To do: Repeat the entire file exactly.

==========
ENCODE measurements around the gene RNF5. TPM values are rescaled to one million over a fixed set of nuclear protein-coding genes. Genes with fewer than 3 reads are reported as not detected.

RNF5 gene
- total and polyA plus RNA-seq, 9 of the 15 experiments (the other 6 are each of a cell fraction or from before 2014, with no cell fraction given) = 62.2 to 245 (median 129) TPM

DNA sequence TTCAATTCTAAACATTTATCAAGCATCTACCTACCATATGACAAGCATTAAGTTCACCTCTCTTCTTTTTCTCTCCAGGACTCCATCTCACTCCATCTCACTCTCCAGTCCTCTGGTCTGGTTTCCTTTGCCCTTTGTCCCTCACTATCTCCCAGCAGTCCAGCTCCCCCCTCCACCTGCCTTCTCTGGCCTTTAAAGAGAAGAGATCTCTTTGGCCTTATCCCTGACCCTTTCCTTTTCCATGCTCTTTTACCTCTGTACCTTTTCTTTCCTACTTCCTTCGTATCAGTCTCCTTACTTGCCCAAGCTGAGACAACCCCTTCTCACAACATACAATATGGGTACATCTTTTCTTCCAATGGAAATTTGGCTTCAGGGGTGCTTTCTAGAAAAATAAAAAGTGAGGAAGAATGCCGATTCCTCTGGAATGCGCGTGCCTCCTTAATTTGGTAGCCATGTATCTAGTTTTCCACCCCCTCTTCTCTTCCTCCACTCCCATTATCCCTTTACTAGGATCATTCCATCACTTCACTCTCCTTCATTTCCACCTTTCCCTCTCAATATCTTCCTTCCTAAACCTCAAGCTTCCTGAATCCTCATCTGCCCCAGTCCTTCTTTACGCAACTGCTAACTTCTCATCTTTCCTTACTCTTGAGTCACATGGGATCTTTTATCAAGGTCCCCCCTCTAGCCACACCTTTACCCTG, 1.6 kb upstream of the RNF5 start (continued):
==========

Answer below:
ENCODE measurements around the gene RNF5. TPM values are rescaled to one million over a fixed set of nuclear protein-coding genes. Genes with fewer than 3 reads are reported as not detected.

RNF5 gene
- total and polyA plus RNA-seq, 9 of the 15 experiments (the other 6 are each of a cell fraction or from before 2014, with no cell fraction given) = 62.2 to 245 (median 129) TPM

DNA sequence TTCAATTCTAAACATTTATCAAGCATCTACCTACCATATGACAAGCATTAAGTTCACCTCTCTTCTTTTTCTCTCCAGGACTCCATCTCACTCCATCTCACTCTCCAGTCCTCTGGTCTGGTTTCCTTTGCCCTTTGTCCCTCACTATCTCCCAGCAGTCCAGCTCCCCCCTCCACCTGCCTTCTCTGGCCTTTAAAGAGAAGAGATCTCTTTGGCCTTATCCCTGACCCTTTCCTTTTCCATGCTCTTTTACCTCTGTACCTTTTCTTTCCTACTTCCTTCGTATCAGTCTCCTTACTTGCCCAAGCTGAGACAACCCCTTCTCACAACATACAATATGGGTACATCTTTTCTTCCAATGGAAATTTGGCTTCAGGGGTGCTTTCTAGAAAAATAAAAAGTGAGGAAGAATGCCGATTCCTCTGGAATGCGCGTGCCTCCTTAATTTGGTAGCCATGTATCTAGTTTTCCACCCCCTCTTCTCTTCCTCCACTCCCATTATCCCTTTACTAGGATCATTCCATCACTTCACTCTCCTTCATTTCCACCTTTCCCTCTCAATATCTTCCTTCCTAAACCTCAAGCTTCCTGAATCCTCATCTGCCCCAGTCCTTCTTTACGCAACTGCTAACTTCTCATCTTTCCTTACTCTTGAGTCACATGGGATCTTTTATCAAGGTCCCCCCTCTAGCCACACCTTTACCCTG, 1.6 kb upstream of the RNF5 start (continued):